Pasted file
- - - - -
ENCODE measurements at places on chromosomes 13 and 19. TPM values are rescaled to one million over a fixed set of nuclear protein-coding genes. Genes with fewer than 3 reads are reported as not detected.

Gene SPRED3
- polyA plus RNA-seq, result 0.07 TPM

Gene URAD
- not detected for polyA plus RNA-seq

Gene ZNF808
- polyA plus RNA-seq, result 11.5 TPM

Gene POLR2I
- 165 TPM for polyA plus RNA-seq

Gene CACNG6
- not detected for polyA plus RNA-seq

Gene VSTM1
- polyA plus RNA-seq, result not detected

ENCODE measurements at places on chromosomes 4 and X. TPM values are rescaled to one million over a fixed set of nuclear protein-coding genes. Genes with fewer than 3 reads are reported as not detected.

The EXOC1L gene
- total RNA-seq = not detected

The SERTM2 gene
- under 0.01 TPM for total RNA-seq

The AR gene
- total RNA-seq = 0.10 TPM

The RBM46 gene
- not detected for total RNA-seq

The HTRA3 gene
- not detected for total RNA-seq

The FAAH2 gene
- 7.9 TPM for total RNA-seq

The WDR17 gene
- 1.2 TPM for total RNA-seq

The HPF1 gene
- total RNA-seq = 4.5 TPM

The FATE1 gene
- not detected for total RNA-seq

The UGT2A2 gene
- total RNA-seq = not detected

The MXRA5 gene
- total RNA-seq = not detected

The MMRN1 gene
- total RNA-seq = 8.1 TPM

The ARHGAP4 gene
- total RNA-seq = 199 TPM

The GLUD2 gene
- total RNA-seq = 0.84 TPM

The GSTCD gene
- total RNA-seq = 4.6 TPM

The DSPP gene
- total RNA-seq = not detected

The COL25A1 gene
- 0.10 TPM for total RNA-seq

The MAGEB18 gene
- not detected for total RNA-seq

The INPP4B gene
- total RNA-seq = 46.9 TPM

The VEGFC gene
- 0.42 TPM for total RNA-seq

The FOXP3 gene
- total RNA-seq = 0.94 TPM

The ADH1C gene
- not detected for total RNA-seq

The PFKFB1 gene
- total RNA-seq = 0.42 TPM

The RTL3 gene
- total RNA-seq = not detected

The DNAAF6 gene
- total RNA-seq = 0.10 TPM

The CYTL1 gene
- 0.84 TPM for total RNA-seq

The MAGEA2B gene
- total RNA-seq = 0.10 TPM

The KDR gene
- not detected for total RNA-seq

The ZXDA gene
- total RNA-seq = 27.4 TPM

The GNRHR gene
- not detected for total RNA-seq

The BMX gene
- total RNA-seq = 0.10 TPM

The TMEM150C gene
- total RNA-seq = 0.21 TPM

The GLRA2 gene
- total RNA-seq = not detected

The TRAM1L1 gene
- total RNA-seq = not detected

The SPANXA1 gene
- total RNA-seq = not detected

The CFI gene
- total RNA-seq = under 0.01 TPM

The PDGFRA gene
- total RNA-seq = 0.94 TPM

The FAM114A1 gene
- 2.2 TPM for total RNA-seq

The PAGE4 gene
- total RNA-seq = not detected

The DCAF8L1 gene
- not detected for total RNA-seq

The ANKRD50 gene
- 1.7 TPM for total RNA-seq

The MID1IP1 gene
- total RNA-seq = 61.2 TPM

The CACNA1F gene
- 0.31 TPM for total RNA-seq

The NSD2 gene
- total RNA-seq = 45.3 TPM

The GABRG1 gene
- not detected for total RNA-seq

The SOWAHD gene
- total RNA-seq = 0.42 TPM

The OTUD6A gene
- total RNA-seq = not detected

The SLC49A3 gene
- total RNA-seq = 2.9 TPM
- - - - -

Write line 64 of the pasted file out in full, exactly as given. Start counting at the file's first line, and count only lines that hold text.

- total RNA-seq = 0.10 TPM